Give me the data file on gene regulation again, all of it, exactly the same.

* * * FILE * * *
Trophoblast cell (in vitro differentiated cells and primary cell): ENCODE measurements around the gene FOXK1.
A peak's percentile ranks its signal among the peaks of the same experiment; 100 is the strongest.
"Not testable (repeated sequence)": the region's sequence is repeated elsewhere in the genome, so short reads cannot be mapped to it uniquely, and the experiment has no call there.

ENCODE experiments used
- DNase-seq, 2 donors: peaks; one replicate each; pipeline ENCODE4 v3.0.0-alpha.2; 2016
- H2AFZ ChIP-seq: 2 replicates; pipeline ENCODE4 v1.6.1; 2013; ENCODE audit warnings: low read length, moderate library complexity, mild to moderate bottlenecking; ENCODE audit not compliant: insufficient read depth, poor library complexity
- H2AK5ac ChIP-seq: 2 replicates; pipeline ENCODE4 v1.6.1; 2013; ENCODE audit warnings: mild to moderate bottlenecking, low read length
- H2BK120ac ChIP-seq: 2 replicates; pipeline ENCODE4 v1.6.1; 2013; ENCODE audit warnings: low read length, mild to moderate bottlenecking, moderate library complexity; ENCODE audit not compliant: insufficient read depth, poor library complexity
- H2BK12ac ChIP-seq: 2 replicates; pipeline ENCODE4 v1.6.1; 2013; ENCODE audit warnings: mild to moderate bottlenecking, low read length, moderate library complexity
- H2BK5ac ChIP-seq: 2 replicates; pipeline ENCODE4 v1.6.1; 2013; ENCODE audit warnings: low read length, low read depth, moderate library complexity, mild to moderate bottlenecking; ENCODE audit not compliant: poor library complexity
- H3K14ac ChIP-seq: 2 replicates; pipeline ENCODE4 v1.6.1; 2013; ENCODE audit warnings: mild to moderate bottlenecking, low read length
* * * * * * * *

Trophoblast cell (in vitro differentiated cells and primary cell): ENCODE measurements around the gene FOXK1.
A peak's percentile ranks its signal among the peaks of the same experiment; 100 is the strongest.
"Not testable (repeated sequence)": the region's sequence is repeated elsewhere in the genome, so short reads cannot be mapped to it uniquely, and the experiment has no call there.

ENCODE experiments used
- DNase-seq, 2 donors: peaks; one replicate each; pipeline ENCODE4 v3.0.0-alpha.2; 2016
- H2AFZ ChIP-seq: 2 replicates; pipeline ENCODE4 v1.6.1; 2013; ENCODE audit warnings: low read length, moderate library complexity, mild to moderate bottlenecking; ENCODE audit not compliant: insufficient read depth, poor library complexity
- H2AK5ac ChIP-seq: 2 replicates; pipeline ENCODE4 v1.6.1; 2013; ENCODE audit warnings: mild to moderate bottlenecking, low read length
- H2BK120ac ChIP-seq: 2 replicates; pipeline ENCODE4 v1.6.1; 2013; ENCODE audit warnings: low read length, mild to moderate bottlenecking, moderate library complexity; ENCODE audit not compliant: insufficient read depth, poor library complexity
- H2BK12ac ChIP-seq: 2 replicates; pipeline ENCODE4 v1.6.1; 2013; ENCODE audit warnings: mild to moderate bottlenecking, low read length, moderate library complexity
- H2BK5ac ChIP-seq: 2 replicates; pipeline ENCODE4 v1.6.1; 2013; ENCODE audit warnings: low read length, low read depth, moderate library complexity, mild to moderate bottlenecking; ENCODE audit not compliant: poor library complexity
- H3K14ac ChIP-seq: 2 replicates; pipeline ENCODE4 v1.6.1; 2013; ENCODE audit warnings: mild to moderate bottlenecking, low read length